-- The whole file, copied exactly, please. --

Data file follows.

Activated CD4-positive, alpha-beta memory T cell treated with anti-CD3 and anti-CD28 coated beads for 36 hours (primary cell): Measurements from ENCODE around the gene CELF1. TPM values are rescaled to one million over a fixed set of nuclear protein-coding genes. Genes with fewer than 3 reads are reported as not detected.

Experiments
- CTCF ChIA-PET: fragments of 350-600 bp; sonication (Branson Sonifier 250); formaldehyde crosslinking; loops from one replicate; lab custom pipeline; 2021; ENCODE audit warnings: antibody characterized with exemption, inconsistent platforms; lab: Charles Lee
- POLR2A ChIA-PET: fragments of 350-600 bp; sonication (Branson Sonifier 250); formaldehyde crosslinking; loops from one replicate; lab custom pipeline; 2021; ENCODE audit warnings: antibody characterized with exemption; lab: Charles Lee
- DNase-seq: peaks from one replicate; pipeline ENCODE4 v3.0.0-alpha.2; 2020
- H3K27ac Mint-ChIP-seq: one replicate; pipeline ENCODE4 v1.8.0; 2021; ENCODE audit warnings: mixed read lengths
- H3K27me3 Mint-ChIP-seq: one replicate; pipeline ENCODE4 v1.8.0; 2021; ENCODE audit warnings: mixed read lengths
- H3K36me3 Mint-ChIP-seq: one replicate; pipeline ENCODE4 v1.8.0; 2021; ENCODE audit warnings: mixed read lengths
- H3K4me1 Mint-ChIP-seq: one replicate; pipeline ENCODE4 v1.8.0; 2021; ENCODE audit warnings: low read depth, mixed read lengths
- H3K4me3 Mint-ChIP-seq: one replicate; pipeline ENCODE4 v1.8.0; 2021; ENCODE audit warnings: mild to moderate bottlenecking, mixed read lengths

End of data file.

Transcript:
Activated CD4-positive, alpha-beta memory T cell treated with anti-CD3 and anti-CD28 coated beads for 36 hours (primary cell): Measurements from ENCODE around the gene CELF1. TPM values are rescaled to one million over a fixed set of nuclear protein-coding genes. Genes with fewer than 3 reads are reported as not detected.

Experiments
- CTCF ChIA-PET: fragments of 350-600 bp; sonication (Branson Sonifier 250); formaldehyde crosslinking; loops from one replicate; lab custom pipeline; 2021; ENCODE audit warnings: antibody characterized with exemption, inconsistent platforms; lab: Charles Lee
- POLR2A ChIA-PET: fragments of 350-600 bp; sonication (Branson Sonifier 250); formaldehyde crosslinking; loops from one replicate; lab custom pipeline; 2021; ENCODE audit warnings: antibody characterized with exemption; lab: Charles Lee
- DNase-seq: peaks from one replicate; pipeline ENCODE4 v3.0.0-alpha.2; 2020
- H3K27ac Mint-ChIP-seq: one replicate; pipeline ENCODE4 v1.8.0; 2021; ENCODE audit warnings: mixed read lengths
- H3K27me3 Mint-ChIP-seq: one replicate; pipeline ENCODE4 v1.8.0; 2021; ENCODE audit warnings: mixed read lengths
- H3K36me3 Mint-ChIP-seq: one replicate; pipeline ENCODE4 v1.8.0; 2021; ENCODE audit warnings: mixed read lengths
- H3K4me1 Mint-ChIP-seq: one replicate; pipeline ENCODE4 v1.8.0; 2021; ENCODE audit warnings: low read depth, mixed read lengths
- H3K4me3 Mint-ChIP-seq: one replicate; pipeline ENCODE4 v1.8.0; 2021; ENCODE audit warnings: mild to moderate bottlenecking, mixed read lengths